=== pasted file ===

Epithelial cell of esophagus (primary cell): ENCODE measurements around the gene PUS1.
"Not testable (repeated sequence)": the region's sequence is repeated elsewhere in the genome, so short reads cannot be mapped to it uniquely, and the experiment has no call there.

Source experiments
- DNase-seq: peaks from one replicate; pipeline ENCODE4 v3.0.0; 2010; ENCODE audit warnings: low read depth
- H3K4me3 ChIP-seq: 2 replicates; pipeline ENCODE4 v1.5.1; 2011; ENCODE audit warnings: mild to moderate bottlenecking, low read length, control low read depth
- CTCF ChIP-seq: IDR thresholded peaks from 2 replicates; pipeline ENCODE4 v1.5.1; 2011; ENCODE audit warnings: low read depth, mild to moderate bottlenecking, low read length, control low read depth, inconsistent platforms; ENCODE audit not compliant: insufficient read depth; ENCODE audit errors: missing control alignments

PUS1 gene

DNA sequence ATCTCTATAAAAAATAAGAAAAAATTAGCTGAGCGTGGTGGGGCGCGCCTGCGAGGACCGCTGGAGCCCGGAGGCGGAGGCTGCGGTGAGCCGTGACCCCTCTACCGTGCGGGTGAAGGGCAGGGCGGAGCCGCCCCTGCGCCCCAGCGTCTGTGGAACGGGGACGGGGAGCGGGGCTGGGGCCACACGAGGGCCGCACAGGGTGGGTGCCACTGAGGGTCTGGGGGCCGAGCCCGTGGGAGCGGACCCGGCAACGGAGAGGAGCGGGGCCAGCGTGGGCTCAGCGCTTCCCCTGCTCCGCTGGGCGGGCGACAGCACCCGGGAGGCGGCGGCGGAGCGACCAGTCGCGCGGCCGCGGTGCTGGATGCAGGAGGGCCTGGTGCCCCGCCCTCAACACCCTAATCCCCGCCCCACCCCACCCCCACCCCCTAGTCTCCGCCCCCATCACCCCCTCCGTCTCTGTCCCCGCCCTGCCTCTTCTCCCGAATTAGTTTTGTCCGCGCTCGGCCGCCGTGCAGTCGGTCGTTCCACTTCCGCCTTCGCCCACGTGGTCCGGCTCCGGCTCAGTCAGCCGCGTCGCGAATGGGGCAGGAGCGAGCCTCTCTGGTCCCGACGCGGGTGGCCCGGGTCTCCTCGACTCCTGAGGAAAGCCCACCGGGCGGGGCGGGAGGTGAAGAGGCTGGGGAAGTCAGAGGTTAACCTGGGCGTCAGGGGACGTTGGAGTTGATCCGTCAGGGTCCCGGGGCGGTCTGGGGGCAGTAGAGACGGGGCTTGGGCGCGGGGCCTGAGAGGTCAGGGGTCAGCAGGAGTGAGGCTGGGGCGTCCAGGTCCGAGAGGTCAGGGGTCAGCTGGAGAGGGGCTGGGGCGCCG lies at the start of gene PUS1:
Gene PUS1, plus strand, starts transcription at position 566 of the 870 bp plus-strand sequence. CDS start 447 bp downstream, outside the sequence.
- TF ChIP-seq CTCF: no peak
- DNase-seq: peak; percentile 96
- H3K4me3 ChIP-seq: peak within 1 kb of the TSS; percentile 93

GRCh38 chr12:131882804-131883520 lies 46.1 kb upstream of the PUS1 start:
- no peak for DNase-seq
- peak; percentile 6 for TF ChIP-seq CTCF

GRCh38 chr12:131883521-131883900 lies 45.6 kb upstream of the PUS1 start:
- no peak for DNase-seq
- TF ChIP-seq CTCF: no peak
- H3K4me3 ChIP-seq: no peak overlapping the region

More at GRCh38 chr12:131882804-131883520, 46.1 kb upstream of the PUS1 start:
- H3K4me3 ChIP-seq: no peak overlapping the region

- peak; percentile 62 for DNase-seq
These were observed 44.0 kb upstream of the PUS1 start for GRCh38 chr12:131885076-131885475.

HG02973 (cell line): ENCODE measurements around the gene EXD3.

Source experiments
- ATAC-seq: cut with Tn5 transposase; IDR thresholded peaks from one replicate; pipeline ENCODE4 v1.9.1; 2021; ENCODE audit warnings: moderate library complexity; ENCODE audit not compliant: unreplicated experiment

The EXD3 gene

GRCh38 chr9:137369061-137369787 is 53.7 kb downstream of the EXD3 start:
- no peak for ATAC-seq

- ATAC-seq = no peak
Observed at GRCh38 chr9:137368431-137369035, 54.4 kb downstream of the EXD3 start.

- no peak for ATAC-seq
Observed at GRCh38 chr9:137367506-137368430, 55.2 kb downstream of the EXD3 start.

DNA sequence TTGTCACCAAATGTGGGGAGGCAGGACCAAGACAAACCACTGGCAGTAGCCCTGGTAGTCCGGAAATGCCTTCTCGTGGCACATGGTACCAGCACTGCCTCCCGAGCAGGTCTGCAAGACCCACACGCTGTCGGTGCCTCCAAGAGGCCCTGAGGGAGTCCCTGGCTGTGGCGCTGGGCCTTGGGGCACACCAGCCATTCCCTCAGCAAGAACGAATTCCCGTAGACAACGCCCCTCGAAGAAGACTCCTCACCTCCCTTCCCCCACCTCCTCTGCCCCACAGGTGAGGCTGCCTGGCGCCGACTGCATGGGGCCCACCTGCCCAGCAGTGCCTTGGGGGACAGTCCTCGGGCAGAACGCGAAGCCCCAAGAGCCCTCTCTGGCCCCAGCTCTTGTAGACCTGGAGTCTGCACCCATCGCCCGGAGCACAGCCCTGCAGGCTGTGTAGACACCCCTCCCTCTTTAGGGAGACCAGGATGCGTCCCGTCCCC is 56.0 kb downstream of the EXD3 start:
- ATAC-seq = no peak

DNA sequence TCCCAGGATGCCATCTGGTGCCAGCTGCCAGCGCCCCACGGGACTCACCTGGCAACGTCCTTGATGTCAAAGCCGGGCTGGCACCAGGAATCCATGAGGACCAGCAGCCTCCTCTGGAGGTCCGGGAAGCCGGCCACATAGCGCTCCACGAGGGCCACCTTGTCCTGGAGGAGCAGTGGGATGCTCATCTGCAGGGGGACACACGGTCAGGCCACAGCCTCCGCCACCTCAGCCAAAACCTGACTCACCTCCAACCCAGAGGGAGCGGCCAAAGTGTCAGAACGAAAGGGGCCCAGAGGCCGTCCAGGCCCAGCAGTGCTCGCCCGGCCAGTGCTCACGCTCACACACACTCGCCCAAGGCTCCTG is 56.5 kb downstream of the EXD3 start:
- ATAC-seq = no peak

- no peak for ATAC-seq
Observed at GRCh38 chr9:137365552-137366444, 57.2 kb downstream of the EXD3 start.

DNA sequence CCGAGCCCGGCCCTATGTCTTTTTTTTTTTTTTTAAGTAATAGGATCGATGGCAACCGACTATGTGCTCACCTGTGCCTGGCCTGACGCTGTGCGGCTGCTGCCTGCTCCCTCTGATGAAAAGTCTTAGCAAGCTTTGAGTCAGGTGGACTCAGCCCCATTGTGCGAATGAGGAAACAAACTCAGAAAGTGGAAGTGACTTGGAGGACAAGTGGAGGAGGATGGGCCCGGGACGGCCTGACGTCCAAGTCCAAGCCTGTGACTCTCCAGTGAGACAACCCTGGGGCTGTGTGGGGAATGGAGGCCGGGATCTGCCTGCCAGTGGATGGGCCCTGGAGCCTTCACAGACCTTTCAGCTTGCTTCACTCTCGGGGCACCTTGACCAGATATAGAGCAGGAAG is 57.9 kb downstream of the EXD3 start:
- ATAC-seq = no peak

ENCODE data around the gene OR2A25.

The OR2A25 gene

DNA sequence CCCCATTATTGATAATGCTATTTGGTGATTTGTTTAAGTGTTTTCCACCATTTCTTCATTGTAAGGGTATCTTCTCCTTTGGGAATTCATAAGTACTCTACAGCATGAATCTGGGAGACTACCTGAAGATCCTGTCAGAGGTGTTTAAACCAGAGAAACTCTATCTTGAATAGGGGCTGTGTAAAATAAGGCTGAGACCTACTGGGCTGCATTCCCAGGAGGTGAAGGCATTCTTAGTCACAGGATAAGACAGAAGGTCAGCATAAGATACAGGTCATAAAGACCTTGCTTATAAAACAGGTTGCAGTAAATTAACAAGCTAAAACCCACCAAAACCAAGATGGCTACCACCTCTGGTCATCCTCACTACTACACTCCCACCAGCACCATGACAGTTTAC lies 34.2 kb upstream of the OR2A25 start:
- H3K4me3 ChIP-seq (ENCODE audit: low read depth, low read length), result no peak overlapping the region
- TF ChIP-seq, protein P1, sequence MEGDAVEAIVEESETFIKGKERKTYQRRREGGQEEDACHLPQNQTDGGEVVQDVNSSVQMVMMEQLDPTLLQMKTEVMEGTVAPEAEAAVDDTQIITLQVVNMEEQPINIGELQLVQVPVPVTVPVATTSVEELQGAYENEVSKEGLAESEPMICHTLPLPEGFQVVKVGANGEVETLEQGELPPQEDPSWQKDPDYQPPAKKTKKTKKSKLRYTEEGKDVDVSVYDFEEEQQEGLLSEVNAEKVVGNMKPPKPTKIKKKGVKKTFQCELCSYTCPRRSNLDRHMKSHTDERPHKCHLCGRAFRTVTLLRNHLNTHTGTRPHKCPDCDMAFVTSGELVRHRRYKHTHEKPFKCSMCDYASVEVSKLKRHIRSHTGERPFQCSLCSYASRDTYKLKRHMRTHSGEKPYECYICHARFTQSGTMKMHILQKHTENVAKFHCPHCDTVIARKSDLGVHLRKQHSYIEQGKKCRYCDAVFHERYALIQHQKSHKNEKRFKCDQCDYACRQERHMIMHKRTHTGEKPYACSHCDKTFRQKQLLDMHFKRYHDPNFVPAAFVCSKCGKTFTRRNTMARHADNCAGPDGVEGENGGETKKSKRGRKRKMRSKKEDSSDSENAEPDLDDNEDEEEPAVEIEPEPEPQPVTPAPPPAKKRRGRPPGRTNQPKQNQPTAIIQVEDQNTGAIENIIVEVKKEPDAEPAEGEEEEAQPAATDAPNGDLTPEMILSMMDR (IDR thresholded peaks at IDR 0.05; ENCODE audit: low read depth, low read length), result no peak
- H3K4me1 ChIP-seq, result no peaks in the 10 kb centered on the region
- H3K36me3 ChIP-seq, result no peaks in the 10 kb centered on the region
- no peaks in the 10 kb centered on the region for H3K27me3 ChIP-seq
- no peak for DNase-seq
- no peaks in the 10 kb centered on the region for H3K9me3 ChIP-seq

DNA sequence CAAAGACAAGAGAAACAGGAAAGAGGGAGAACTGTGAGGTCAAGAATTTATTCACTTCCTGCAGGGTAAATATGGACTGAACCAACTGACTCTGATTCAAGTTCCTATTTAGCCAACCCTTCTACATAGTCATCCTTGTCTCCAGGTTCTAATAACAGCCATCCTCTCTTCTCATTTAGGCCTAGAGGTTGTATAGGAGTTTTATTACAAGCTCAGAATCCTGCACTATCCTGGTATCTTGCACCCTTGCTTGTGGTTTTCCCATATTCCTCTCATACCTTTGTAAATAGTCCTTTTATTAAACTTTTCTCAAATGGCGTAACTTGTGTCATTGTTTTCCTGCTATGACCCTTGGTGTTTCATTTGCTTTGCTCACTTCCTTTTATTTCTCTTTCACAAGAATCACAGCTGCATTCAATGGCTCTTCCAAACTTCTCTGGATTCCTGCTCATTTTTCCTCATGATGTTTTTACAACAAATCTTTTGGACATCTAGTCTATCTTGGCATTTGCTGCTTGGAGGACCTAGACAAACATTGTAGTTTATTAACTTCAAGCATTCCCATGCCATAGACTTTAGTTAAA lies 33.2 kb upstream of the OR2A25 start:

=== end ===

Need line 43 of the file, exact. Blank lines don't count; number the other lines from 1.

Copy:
The OR2A25 gene